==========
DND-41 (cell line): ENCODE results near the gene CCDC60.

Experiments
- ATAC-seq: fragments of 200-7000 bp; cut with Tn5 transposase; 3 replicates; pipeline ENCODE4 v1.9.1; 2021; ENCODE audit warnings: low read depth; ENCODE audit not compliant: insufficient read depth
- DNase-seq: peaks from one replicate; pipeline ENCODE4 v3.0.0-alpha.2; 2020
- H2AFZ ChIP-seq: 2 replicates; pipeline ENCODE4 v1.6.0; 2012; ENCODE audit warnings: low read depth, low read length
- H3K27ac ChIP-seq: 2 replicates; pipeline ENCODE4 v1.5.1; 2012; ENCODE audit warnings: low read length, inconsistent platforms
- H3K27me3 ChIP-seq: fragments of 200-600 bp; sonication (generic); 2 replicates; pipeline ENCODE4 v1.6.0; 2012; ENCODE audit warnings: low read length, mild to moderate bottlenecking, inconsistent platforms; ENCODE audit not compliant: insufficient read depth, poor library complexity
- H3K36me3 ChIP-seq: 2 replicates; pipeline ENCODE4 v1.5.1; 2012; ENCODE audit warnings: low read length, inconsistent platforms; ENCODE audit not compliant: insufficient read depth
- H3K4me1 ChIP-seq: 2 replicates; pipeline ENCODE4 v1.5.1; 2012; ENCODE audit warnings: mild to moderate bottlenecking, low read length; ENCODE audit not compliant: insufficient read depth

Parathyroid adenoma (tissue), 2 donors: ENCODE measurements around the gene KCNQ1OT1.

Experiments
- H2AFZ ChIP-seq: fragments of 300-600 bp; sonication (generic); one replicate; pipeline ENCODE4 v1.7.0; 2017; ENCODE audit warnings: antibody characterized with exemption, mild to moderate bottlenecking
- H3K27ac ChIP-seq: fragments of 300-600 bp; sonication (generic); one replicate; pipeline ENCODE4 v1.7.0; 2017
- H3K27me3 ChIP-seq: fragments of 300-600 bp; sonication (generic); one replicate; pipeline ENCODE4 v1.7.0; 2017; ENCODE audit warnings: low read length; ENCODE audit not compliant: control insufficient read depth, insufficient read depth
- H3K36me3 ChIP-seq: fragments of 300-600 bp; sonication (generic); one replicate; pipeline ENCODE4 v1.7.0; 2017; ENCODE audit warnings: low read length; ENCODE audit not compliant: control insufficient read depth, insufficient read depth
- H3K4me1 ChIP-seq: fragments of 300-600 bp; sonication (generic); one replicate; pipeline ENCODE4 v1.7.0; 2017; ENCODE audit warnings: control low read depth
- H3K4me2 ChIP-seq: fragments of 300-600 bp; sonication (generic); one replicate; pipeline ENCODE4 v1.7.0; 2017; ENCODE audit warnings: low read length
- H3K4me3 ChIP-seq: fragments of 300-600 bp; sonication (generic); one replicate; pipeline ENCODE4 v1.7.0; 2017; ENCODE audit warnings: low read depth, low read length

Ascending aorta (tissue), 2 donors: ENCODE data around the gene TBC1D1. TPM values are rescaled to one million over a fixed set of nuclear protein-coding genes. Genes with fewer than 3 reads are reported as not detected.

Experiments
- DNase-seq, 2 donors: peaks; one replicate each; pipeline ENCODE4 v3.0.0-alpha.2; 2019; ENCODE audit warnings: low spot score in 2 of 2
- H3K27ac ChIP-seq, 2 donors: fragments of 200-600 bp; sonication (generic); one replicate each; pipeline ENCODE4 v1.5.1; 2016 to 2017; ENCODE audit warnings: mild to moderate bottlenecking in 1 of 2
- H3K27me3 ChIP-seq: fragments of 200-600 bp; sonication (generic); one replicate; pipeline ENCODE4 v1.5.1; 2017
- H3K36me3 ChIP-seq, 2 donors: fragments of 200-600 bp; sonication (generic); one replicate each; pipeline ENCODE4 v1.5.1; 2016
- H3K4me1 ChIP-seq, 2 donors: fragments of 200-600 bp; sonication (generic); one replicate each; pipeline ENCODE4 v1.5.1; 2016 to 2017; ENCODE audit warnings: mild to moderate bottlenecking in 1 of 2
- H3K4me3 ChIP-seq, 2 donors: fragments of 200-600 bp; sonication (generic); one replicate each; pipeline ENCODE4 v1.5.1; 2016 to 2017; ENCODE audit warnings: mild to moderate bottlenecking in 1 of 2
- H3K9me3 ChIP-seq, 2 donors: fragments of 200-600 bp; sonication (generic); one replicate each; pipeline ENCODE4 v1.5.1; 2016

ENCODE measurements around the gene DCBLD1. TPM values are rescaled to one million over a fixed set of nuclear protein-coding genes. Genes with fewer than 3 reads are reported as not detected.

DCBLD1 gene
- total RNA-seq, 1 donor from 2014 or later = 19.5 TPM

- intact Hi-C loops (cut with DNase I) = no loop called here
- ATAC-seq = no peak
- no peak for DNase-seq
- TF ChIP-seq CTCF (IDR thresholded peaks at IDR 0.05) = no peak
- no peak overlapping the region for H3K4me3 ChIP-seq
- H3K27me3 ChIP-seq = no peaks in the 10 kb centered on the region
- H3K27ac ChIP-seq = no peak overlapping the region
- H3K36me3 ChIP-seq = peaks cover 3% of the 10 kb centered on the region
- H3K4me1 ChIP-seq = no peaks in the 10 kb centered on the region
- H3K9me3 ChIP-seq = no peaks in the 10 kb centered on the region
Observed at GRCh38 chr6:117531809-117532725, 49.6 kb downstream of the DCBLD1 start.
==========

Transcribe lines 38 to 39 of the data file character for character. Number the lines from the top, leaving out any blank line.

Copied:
- H3K36me3 ChIP-seq = peaks cover 3% of the 10 kb centered on the region
- H3K4me1 ChIP-seq = no peaks in the 10 kb centered on the region